Be on alert for money leaving the work spaces. With our current knowledge about what humans need to be well and fulfill their potential, we need to invest into our space more than ever.
Millions of people have now experienced what it means to work from home for more than an afternoon. Not only from the position of an employee, but also that of a manager. People who couldn’t have imagined before that their workers will click away in their living rooms are now forced to rethink this mindset.
With this comes a realization that this is probably not a onetime event. COVID-19 has brought us a long needed, although a clunky push towards new ways of working.
You have probably read paragraphs like this a thousand times already. What I want to talk about though, is how we should imagine the world beyond this situation. Beyond the global pandemic, beyond the economic crisis.
If companies realize that, let’s say, 50% of their employees are happy to work remotely, they will immediately see this as an opportunity for savings. Renting 50% less office space, could be one way. Why waste so much space?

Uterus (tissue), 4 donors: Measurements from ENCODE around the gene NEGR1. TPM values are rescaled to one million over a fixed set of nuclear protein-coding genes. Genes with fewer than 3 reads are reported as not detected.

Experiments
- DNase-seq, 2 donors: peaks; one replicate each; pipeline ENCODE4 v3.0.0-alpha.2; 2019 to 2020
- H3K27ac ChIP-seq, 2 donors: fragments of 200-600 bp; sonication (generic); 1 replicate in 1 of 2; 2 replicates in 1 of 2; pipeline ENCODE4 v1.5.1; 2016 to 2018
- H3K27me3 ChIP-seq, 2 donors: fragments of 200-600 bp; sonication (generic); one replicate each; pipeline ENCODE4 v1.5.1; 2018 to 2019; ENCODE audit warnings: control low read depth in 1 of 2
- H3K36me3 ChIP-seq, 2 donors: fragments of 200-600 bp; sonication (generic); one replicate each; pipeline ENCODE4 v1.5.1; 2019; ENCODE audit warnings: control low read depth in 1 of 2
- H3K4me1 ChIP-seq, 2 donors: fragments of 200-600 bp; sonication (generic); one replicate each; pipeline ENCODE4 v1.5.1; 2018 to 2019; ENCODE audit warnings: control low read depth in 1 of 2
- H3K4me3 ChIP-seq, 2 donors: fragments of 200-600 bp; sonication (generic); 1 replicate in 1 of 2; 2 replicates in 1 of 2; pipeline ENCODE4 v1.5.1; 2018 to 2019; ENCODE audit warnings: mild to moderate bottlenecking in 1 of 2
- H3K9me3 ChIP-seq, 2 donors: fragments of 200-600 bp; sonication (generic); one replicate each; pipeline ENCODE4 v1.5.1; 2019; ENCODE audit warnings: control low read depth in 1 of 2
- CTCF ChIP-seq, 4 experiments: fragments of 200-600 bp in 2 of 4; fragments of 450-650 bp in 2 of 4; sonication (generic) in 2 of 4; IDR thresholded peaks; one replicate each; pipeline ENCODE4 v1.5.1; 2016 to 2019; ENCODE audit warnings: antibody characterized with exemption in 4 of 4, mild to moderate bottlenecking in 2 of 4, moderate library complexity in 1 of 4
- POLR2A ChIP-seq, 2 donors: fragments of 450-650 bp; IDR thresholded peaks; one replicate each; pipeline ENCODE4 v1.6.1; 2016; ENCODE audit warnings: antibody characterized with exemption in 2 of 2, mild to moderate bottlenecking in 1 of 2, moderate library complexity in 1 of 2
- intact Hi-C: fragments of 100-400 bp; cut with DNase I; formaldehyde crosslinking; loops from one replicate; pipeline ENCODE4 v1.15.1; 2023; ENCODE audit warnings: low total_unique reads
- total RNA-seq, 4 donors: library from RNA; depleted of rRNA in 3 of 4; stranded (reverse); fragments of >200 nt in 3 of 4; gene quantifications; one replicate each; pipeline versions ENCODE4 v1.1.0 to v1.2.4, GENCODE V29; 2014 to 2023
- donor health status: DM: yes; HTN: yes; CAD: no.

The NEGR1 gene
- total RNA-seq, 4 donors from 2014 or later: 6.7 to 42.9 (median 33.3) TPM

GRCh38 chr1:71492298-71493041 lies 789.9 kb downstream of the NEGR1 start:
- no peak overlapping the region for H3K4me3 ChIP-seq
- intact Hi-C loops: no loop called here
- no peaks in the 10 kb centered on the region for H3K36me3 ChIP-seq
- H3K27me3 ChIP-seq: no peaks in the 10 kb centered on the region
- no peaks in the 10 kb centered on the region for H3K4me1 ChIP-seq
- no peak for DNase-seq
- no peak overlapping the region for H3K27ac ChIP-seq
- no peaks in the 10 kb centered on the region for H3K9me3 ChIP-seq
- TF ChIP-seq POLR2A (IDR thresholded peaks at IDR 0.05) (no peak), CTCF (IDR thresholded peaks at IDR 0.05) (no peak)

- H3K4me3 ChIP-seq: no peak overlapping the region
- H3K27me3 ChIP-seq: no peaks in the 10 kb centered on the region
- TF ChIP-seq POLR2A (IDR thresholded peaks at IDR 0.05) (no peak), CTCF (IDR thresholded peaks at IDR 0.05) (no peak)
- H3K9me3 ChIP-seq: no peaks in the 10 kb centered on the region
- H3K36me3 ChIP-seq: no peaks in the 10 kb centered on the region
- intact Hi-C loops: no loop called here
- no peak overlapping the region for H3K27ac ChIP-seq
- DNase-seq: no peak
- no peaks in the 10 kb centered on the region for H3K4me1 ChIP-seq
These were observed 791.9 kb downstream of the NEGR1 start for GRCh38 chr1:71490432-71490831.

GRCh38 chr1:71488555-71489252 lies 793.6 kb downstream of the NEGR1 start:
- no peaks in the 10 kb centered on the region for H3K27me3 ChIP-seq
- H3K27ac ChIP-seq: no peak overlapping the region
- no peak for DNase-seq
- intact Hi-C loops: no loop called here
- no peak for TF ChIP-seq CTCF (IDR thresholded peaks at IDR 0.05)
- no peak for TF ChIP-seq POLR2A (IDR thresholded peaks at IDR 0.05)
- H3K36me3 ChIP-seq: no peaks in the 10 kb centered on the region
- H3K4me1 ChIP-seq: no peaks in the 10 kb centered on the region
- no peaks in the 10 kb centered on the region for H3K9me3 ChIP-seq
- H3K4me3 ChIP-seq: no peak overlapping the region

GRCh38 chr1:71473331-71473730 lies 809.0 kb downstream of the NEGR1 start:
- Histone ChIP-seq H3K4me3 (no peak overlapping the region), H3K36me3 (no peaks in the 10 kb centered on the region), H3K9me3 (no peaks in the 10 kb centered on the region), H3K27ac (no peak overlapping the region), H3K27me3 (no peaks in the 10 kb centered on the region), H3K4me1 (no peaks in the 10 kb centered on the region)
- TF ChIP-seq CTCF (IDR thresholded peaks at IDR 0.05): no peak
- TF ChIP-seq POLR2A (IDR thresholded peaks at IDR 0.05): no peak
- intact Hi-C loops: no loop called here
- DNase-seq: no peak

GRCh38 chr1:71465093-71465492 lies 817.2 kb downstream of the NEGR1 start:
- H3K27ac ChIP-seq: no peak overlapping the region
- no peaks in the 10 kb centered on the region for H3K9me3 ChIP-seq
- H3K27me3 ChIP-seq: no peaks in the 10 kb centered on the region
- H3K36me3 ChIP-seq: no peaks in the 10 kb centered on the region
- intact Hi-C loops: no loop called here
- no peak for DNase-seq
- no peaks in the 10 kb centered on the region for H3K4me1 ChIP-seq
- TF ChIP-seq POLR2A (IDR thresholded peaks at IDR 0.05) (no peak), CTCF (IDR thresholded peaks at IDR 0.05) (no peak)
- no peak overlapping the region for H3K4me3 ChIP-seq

The office needs investment, not saving.
What we need to realize though, is that even after its 200-year history, an office is still a place of struggle for many people. An office is an under-invested or at least mis-invested area of business.
Even in 2020 we can see a considerable amount of people struggling to focus, being mentally exhausted, lacking privacy, breathing bad air, working in darkness and spending their days in sterile, white-gray environments which make their brains scream “run away!”
What worries me is the prospect of a near future, where companies see the current situation as an opportunity to say that, since the office is not that important anymore, they will just cut the related spending and pocket the change.
On the other hand, I see this as a perfect opportunity to think about what and who the office is really for.
The three groups of people.